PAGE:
I like electronic readers. They are handy and lightweight and they fit easily into a pocket. I can carry one anywhere and load literally hundreds of books onto it. E-readers are slimline and sensible.
But – there’s always a “but” with that kind of optimistic opening statement, isn’t there? – despite their bulk, I still prefer reading real books. Perhaps some part of me is put off by the way in which electronic text sits flat behind a screen, perhaps it’s the way that the obviously monochrome quality of the delivery leaves me feeling disengaged and somewhat unconvinced, perhaps it’s that real books all feel different – different weights, different sizes, fonts, covers, page thicknesses… Reading a book, I can almost feel it speaking to me, in a way that I find missing with electronic media. Is it that electronic book files are almost too alike, or self-consciously clever? I’m not sure.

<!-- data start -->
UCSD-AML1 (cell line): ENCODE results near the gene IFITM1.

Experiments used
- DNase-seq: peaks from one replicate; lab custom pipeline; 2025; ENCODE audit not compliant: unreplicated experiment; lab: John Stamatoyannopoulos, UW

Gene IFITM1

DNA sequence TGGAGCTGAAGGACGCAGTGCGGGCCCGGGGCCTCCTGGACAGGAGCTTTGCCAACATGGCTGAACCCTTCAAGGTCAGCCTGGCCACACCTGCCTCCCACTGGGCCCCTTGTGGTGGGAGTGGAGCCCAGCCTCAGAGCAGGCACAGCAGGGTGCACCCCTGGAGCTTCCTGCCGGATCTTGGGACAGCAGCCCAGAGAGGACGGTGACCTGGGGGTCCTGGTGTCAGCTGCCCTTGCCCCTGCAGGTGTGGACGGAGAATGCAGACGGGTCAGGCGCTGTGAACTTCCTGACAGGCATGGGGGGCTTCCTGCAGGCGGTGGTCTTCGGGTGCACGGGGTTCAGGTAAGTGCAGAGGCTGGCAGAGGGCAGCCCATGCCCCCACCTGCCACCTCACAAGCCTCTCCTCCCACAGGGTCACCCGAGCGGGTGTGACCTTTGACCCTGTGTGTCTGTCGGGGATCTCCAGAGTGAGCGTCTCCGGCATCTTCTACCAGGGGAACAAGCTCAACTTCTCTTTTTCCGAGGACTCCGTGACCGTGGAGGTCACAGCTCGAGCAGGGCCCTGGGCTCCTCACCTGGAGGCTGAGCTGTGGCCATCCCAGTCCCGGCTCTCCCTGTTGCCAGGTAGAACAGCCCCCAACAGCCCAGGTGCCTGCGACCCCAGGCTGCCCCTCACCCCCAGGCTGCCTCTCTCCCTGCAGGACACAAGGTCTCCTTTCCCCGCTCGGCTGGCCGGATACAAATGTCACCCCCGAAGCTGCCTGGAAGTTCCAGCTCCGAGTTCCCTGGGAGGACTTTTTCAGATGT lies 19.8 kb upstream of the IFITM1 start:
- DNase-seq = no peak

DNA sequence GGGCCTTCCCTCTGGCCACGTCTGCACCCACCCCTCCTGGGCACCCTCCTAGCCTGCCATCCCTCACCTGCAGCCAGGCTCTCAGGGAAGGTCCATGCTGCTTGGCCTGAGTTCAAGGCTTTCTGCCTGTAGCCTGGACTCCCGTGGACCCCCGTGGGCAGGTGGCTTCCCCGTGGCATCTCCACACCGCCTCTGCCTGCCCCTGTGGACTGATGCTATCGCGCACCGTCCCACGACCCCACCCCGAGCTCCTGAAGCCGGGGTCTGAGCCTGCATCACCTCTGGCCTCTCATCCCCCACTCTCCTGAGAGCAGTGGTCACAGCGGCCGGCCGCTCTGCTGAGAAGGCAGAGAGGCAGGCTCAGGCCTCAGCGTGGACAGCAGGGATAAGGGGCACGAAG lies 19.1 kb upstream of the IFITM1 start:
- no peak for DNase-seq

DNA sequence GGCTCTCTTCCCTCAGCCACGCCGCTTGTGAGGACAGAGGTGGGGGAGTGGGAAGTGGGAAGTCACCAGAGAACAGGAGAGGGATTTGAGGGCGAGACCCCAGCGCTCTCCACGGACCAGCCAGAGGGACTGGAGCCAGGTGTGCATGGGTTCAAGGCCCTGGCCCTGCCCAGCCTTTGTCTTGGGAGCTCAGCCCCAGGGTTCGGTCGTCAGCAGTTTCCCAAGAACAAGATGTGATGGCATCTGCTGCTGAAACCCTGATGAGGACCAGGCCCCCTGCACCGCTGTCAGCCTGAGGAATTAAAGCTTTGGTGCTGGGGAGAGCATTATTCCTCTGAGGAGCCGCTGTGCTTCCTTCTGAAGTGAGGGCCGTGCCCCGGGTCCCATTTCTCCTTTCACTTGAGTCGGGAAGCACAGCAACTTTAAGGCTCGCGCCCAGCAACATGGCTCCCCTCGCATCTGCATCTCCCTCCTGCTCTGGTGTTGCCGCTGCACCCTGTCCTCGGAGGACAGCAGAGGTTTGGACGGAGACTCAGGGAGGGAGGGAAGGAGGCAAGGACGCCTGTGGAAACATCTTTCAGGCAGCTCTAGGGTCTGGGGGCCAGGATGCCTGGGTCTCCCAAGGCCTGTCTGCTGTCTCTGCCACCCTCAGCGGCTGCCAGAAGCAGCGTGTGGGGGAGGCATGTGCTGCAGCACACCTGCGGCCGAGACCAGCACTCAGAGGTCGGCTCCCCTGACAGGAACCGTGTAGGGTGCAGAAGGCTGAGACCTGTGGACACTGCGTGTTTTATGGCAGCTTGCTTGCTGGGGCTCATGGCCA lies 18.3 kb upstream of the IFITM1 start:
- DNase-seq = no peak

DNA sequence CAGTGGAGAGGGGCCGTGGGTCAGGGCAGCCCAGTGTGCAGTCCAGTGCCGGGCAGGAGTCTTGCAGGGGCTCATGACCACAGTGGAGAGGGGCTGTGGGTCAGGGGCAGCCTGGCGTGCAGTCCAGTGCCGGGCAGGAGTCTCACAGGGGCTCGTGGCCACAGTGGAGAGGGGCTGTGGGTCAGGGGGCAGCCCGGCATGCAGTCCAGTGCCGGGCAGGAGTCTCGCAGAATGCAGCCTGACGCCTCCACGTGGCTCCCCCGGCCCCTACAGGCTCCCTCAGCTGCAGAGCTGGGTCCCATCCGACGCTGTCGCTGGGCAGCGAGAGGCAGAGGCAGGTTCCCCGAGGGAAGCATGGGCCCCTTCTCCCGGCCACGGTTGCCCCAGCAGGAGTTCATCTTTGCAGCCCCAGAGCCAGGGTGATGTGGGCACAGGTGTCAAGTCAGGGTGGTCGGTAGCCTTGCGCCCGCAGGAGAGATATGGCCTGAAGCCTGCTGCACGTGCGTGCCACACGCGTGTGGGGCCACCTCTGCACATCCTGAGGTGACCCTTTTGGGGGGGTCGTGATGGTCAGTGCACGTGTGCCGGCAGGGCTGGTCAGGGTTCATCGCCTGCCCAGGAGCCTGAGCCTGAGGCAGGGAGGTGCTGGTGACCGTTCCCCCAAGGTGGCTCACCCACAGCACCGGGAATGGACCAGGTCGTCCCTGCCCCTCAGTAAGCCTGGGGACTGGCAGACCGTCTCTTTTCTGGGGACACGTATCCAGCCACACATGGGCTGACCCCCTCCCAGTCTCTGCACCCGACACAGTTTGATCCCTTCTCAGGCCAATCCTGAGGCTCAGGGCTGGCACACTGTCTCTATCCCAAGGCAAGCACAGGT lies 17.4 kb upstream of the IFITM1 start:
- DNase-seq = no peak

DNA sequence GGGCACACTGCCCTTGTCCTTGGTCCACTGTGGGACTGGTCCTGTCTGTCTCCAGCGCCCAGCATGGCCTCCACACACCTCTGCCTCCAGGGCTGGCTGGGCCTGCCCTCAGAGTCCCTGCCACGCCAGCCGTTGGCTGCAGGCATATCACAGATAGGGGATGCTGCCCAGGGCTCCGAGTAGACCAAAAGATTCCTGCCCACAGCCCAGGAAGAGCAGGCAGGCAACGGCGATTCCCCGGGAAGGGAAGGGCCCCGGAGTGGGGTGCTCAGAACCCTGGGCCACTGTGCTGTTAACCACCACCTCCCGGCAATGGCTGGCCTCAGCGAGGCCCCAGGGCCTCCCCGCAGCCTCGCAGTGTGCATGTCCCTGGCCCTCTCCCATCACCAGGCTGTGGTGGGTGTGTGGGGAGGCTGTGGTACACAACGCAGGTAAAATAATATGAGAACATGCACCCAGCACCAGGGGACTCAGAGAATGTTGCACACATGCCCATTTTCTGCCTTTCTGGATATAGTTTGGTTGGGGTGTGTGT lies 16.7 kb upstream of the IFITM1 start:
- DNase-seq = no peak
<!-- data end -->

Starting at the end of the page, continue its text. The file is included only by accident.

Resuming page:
In any case, my house is now overflowing with books – and I speak as one who keeps her sentimental attachment to them well under control. Living in a small flat, with a husband who is loath to part with his volumes and a daughter whom I am trying to encourage back into a reading habit, I cannot afford to do otherwise.
I’ve also been helping my mother to sort and deliver many of her books to the local second-hand stores, where they are gratefully received. Mum adores books and sees each of her favourites – and there are many – almost as a personal friend, an intimate acquaintance who has been with her on the journey as she has researched and written a dozen books. While she has done a great deal of her research online, still, she would be appalled if I suggested to her that all the material benefits of real books could be replicated by reading electronically. Indeed, she would scoff, demonstrate my folly, and then perhaps suffer a panic attack at the very notion. So we are, and will be, reading real books for the foreseeable future.
Thanks for listening.